Paducah and McCracken County residents shouldn't let the cloud of the United States Enrichment Corp. plant shutdown overshadow the fact that our community is on an incredible roll when it comes to job creation. And obviously, it couldn't come at a better time.
The latest good news came Tuesday at a ribbon-cutting for TeleTech Holdings' new state-of-the-art call center in the Paducah Commerce Park (formerly the Information Age Park). TeleTech came to the community with the promise of 400 jobs - 300 at the Commerce Park facility and 100 more at the soon-to-be-remodeled Commerce Center downtown.
Todd Baxter, TeleTech's senior vice president of operations, surprised the Tuesday gathering when he announced that the 400-job forecast turned out to be a little low. "Our intention is to bring 550 new jobs all told," he announced. Baxter said discussions with the Paducah centers' key customer, identified as a major insurance carrier, led to the conclusion that additional staff would be necessary to meet the needs.
Added to other recent announcements, the TeleTech contribution brings the total new jobs coming to McCracken County this year to more than 850. Whitehall Industries, a Michigan-based auto parts manufacturer, has built a plant in the I-24 Park off Olivet Church Road that will provide 150 jobs once in full production. Macco Organiques, a Canadian-based chemical firm, is taking over Paducah Economic Development's spec building in the Commerce Park and supplying 40 new jobs. Southern Coal Handling is building a facility at the Ohio River Triple Rail Megasite that will employ 50 people. And Genova Products, a Michigan-based plastics manufacturing company is taking over the 100,000 square foot plant that formerly housed Infiniti Plastics Technology. Genova will provide 75 jobs initially and hopes to bring employment to 125 within 10 years.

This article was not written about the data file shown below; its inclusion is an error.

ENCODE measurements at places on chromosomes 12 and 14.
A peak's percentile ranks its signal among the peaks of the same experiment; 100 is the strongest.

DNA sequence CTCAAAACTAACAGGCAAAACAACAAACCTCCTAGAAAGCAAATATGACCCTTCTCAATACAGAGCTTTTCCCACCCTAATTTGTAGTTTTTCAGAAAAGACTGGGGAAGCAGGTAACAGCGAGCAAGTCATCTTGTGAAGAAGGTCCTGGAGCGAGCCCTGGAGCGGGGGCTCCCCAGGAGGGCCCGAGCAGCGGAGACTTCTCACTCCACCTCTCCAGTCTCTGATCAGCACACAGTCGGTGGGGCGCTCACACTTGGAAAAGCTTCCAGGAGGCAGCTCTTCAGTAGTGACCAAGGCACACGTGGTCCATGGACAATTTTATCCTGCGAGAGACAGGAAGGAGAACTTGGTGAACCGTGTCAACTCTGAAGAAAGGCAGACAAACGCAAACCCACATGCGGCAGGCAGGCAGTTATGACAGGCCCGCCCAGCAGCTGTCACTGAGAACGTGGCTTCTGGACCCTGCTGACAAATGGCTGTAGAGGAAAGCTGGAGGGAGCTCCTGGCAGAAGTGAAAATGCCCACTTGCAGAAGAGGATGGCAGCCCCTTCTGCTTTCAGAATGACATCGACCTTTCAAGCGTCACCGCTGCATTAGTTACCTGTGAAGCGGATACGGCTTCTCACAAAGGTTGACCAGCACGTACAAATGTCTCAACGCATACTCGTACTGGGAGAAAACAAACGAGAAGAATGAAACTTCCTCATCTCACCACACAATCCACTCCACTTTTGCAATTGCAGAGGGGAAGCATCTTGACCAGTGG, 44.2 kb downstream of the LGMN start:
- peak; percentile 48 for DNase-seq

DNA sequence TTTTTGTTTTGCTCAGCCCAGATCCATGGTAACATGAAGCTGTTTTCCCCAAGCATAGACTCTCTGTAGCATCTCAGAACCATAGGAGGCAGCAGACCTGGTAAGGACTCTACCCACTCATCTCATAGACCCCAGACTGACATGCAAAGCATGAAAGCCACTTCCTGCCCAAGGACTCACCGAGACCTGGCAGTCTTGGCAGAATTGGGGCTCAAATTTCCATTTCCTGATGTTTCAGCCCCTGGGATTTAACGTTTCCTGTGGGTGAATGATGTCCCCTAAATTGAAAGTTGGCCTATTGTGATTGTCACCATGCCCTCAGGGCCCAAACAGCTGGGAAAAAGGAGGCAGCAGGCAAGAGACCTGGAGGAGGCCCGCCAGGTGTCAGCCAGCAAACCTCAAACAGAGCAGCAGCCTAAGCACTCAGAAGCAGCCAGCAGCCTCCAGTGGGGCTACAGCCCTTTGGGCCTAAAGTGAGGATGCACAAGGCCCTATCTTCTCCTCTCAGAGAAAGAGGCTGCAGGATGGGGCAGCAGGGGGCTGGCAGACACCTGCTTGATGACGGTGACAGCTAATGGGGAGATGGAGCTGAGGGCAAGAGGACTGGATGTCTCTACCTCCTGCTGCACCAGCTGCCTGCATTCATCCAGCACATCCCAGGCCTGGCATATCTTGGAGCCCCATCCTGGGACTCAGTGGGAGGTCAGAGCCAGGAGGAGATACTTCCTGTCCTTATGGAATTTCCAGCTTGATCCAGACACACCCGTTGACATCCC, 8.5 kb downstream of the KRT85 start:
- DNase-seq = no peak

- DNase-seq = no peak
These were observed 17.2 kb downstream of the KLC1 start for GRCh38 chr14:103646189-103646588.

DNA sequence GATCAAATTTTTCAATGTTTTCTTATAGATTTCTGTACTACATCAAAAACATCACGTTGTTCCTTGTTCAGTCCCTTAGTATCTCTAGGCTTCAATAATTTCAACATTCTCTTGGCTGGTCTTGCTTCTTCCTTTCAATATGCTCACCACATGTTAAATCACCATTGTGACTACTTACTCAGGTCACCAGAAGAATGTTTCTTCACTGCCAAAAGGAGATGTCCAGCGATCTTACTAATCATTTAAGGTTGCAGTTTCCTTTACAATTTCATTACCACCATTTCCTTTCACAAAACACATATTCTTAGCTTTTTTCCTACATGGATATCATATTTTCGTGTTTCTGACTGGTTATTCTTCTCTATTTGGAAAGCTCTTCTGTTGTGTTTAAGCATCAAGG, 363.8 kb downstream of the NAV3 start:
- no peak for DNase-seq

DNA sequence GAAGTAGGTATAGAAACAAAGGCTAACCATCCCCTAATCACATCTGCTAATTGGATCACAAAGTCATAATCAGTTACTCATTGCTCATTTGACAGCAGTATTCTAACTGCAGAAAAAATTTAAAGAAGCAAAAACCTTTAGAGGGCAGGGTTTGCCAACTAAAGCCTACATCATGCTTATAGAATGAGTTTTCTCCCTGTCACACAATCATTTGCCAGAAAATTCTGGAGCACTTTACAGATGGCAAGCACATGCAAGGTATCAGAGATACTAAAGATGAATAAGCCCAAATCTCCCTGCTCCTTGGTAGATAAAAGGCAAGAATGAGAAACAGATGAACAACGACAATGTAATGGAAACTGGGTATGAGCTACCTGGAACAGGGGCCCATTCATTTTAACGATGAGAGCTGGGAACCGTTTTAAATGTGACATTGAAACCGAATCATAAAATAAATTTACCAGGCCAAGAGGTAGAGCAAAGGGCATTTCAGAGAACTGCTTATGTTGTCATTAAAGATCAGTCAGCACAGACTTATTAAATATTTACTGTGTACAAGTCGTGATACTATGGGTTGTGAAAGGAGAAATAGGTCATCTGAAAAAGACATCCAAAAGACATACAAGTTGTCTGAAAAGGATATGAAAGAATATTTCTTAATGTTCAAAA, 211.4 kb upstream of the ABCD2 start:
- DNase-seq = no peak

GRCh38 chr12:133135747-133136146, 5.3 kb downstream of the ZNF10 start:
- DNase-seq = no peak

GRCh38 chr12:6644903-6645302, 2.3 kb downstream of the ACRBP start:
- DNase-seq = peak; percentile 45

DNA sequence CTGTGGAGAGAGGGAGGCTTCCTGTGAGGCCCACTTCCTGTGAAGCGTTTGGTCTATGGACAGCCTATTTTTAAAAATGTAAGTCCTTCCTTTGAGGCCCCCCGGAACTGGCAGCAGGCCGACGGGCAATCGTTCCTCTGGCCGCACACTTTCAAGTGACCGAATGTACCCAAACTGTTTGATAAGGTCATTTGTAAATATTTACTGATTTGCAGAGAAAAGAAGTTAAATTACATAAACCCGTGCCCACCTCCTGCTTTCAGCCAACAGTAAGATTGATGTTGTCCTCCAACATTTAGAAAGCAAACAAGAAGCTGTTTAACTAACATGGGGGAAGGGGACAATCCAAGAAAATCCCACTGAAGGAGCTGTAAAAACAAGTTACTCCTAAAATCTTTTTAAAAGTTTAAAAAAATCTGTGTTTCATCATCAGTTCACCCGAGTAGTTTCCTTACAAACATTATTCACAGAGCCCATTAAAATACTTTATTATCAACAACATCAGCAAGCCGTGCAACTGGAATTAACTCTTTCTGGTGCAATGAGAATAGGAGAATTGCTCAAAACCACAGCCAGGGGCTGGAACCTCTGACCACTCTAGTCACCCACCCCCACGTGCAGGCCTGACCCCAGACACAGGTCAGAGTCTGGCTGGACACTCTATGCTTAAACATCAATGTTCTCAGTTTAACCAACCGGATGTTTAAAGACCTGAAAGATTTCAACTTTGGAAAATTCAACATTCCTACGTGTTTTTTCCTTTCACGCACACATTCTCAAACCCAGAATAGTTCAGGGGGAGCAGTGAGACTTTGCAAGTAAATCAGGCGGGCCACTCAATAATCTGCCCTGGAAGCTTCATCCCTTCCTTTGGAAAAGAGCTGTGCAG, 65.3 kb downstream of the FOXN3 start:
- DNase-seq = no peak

Sometimes when it rains it pours. We frankly cannot remember a period of 10 years in the recent past in which the community attracted 850 new jobs, not to mention a single year.
The only thing tempering the celebration is of course the loss of hundreds of very good jobs at USEC. The uranium enrichment facility employed until recently 1,100 people who collectively received payroll and benefits totaling $140 million a year. The workforce is now down to a few hundred following waves of layoffs that accompanied an end to enrichment operations.
The potential good news there is that federal cleanup operations at the USEC site could by our understanding employ as many as 1,000 people if bureaucratic inertia can be overcome and a U.S. Department of Energy contract for new cleanup work is awarded.
Charlie Martin, executive director of the Paducah Area Reuse Organization, says the field of bidders for new cleanup work at the site has been narrowed to two - Fluor Corporation and AECOM. Congress has appropriated $271 million for cleanup at the site in the current fiscal year. However, Martin says with the contracts still pending and the fiscal year ending in September, $100 million of that may not get spent.
We're all for deficit reduction but this is work the federal government is obligated to do. Our hope is that a decision on the contract award will be made posthaste. If our community gets hundreds of new cleanup jobs at the USEC site in the near future, the pall from the USEC layoffs will lift considerably and the net jobs picture here will go from gloom to boom.
It does seem likely to happen eventually, and when it does, the community could be in for a welcome stretch of growth and prosperity.